The Silmarillion by J.R.R. Tolkien

Title: The Silmarillion.
Writer(s): J.R.R. Tolkien.
Publisher: Folio Society.
Format: Slipcase – Hardcover.
Release Date: January 1st, 1997.
Original Release Date: September 15th, 1977.
Pages: 424.
Genre(s): Fantasy.
My Overall Rating:

Rating: 5 out of 5.

Other Middle-Earth-Related books by J.R.R. Tolkien:
The Hobbit by J.R.R. Tolkien.
The Fellowship of the Ring by J.R.R. Tolkien.
The Two Towers by J.R.R. Tolkien.
The Return of the King by J.R.R. Tolkien.


Published four years after the death of writer J.R.R. Tolkien, his son Christopher Tolkien, with the assistance of fantasy author Guy Gavriel Kay, went into meticulous editing to publish posthumously the mythological writings by the maestro behind Middle-earth that was thought out before The Lord of the Rings ever saw the day. Striving to establish the most coherent and internally self-consistent narrative of tales of the past, with only unedited drafts of mythological stories, The Silmarillion serves as a compendium of legends spanning countless centuries, recounting an unforgettable history of a treacherous yet whimsical world, disclosing the events that shape its fate as an evil far more powerful than Sauron himself faces the revolt of the High Elves who wish only to recover the precious Silmarils. Published in 1977, best read after The Hobbit and The Lord of the Rings, this collection of poetic and mythological works unveils the threads of destiny, of an eternal battle between good and evil, and the foundation behind a beloved epic fantasy world.

What is The Silmarillion about? Collected within this book is an account of the Elder Days, from the First to the Third Age, chronologically presenting the beginning of the World with the Music of the Ainur all the way to the passing of the Ring-bearers from the Havens of Mithlond. It is split into five parts, starting with Ainulindalë which covers the creation of Eä and followed by Valaquenta which unveils Melkor, the Valar, and the Maiar. The following section titled Quenta Silmarillion contains the heart of the collection and begins the foray into the First Age with the war for the powerful Silmarils, jewels containing the pure light of Valinor. Afterward, chronicling the Second Age, especially the history behind the Downfall of Númenor, is the section titled Akallabêth. The final section summarizes the events that took place in The Lord of the Rings and is called Of the Rings of Power and the Third Age. Similar to most of Tolkien’s work, this edition also contains tables, genealogies, notes on pronunciation, an index, an appendix, and a quintessential map of Belerian and the Lands of the North.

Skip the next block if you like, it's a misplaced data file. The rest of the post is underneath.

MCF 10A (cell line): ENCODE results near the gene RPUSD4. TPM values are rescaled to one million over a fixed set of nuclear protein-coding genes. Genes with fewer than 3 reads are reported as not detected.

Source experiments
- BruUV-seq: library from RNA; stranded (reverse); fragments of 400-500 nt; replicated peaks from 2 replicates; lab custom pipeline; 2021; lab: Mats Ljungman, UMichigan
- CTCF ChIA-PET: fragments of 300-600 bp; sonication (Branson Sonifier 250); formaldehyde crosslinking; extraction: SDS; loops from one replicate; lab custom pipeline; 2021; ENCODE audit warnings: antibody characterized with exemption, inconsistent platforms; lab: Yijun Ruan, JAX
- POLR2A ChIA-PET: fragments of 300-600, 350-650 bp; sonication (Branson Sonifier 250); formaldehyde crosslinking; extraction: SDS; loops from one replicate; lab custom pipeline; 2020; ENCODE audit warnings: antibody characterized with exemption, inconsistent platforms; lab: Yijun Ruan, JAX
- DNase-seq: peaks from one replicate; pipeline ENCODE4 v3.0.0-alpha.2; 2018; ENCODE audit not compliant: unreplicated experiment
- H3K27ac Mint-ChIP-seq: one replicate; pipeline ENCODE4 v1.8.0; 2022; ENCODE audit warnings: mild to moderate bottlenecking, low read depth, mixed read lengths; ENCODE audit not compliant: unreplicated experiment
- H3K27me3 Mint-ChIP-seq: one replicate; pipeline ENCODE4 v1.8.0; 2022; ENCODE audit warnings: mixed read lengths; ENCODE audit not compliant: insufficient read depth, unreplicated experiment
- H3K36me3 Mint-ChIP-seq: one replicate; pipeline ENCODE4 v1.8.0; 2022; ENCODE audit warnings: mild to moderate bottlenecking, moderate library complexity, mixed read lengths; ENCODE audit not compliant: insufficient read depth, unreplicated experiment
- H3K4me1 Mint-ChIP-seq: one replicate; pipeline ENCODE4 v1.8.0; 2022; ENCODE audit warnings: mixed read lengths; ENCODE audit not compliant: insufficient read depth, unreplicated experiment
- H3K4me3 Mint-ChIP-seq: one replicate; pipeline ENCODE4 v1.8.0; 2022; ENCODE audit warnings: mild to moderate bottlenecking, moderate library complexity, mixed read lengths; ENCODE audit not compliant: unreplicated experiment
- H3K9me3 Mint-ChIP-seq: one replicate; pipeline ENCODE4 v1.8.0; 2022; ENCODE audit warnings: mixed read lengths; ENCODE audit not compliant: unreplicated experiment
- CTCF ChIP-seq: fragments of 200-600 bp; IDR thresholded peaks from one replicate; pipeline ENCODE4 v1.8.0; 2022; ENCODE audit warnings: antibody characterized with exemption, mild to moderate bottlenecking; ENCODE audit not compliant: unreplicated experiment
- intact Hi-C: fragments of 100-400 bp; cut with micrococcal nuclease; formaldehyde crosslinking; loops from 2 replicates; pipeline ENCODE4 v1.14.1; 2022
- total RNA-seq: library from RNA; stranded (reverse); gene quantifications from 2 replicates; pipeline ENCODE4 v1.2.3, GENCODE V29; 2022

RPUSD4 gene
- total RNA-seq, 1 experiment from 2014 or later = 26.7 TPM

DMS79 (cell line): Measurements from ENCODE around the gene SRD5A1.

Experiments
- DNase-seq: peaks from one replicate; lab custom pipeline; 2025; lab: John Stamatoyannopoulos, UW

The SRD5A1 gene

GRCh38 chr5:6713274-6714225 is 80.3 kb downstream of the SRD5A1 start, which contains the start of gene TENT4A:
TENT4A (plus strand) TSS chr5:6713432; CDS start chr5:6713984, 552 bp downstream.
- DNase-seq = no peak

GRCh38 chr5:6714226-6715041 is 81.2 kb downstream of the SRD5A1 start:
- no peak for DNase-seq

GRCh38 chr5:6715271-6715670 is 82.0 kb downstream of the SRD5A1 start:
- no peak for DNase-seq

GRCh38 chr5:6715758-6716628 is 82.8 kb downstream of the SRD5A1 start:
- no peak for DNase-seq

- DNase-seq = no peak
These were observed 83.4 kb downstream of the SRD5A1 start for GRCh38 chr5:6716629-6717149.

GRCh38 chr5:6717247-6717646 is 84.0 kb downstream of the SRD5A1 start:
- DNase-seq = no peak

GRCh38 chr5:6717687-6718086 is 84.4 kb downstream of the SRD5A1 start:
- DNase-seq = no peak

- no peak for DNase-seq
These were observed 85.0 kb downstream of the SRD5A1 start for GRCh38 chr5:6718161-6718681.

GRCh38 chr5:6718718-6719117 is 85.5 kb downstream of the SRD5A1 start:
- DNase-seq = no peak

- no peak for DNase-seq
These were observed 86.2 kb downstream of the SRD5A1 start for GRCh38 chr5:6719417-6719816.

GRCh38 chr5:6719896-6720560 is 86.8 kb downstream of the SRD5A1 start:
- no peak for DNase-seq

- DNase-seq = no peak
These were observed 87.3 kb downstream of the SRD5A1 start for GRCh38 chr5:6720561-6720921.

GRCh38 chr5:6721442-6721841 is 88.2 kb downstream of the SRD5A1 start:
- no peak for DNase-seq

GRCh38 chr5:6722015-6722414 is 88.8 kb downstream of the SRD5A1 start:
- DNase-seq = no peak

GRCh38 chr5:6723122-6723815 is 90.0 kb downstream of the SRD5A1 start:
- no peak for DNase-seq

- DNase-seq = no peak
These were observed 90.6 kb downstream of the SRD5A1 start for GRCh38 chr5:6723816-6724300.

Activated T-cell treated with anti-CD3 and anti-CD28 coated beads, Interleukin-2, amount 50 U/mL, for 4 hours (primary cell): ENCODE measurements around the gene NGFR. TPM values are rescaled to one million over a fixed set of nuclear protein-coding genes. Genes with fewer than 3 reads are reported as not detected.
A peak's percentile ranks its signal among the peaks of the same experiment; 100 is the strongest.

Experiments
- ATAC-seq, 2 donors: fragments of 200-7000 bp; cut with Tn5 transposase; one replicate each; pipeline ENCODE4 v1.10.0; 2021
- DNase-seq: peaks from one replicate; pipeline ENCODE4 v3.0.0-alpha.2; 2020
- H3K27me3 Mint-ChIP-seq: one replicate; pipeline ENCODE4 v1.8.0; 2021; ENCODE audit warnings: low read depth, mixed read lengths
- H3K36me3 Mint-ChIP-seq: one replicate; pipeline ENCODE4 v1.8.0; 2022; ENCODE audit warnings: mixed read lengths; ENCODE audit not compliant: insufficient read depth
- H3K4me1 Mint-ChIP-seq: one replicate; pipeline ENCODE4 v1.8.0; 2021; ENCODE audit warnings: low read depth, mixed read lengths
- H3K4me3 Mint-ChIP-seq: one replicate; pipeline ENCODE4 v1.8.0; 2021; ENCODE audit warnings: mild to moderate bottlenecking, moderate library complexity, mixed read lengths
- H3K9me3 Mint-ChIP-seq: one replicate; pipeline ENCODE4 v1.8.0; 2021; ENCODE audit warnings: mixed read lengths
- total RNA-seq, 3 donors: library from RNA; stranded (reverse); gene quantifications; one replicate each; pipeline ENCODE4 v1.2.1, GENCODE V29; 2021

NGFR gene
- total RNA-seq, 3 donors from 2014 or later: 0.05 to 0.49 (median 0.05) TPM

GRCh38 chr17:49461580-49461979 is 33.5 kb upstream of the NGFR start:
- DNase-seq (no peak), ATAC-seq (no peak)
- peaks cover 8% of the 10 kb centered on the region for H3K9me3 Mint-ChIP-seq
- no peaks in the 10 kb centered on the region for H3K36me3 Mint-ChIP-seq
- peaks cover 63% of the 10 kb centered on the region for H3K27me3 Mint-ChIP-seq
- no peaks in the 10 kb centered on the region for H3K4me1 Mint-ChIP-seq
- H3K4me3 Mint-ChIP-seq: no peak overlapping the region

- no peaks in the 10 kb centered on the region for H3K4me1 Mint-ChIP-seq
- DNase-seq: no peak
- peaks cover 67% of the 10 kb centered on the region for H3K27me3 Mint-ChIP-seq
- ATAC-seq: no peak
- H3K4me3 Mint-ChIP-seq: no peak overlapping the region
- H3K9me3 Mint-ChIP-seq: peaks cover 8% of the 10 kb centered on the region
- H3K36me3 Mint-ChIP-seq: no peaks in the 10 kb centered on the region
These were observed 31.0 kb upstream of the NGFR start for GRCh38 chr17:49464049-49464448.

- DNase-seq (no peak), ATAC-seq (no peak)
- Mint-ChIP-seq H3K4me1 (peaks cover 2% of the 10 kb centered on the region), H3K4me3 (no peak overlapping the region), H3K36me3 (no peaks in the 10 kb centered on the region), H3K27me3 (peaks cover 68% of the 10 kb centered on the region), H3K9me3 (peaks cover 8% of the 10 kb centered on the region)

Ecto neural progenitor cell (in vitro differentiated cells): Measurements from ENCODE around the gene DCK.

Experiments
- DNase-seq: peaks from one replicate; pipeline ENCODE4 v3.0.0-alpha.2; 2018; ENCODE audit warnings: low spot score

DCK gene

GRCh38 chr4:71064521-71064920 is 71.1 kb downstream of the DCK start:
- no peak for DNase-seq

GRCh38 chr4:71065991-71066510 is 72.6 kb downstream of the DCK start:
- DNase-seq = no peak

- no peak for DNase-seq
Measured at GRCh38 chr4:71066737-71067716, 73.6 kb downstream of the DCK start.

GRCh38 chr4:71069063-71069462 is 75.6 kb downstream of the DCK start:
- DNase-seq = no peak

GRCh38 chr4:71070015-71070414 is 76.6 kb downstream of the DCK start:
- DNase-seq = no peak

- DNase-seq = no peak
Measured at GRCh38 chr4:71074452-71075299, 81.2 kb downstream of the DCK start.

“All have their worth and each contributes to the worth of the others.”

J.R.R. Tolkien

Fully enamoured by the endeavours of halflings into the ruthless lands of Middle-earth, it is beyond my own understanding how one man was able to conjure such an enthralling fantasy world, organically self-sustained by its own traditions, history, legends, and people, fully expanded upon through this book alone. Read like chapters within a novel that serves as a cross between a history book and a mythology collection, these tales relate events on an unimaginable epic scale, often portraying catastrophic tragedies resulting in the reorganization of landscapes and slaughter of a myriad of lives. Cemented within an endless cycle of peace and war, these tales capture the fabled lives of heroes and enemies, shining a light upon their plight and motives, either focused on defending the sacred and the beautiful or obsessed with a desire to strip it all away from others in a quest for absolute dominion over all that breathes and lives.